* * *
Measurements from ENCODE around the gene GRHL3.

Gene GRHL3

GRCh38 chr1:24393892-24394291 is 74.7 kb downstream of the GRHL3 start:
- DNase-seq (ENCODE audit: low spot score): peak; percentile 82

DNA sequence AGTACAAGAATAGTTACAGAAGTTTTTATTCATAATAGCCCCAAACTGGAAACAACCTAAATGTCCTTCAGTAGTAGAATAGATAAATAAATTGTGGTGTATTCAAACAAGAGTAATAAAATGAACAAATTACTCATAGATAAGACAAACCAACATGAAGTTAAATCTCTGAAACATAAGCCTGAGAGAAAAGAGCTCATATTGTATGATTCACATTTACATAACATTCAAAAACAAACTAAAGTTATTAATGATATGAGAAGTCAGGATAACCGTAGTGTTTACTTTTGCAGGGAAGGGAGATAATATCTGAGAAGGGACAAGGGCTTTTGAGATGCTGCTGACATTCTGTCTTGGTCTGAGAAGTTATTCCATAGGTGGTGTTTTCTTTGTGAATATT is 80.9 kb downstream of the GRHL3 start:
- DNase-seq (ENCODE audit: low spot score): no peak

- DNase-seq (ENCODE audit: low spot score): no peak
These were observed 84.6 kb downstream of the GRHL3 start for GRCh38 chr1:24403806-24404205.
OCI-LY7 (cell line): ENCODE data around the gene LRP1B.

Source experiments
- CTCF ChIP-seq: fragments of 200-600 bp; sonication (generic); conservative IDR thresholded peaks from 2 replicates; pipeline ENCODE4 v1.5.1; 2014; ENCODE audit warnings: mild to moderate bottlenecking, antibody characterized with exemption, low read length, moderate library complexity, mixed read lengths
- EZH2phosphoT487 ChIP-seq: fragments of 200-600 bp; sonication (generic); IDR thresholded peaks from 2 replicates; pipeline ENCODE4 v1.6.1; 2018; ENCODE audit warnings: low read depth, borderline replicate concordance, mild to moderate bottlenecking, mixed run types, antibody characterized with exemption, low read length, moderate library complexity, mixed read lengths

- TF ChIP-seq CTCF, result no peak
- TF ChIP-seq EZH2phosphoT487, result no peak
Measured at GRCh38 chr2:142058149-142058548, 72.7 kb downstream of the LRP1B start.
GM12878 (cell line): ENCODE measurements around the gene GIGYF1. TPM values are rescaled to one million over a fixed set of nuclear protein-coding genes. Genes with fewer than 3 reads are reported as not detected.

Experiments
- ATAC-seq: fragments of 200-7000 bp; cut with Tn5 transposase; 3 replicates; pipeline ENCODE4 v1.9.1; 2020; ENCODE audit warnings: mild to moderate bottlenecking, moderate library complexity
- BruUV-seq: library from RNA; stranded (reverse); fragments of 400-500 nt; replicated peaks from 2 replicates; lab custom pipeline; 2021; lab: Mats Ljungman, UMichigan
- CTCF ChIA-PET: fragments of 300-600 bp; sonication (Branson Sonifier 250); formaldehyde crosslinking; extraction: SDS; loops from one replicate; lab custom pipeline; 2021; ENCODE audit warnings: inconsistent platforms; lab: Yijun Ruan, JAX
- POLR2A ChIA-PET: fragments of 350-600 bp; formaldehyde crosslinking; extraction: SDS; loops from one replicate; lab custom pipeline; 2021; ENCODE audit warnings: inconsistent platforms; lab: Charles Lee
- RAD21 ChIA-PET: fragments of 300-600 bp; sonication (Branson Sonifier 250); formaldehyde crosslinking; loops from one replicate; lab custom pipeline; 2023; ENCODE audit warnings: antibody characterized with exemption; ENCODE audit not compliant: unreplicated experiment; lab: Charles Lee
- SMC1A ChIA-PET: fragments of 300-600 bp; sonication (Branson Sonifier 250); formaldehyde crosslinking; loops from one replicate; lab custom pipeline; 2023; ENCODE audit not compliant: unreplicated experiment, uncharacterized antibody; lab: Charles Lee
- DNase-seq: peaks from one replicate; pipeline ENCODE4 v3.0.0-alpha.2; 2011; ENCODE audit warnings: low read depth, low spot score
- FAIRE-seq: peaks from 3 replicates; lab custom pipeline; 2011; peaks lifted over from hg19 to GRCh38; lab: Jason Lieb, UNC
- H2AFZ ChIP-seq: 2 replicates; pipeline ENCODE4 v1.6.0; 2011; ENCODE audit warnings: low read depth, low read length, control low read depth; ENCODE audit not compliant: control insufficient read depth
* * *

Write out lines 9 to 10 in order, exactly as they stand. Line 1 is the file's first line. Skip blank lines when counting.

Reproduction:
OCI-LY7 (cell line): ENCODE data around the gene LRP1B.

Source experiments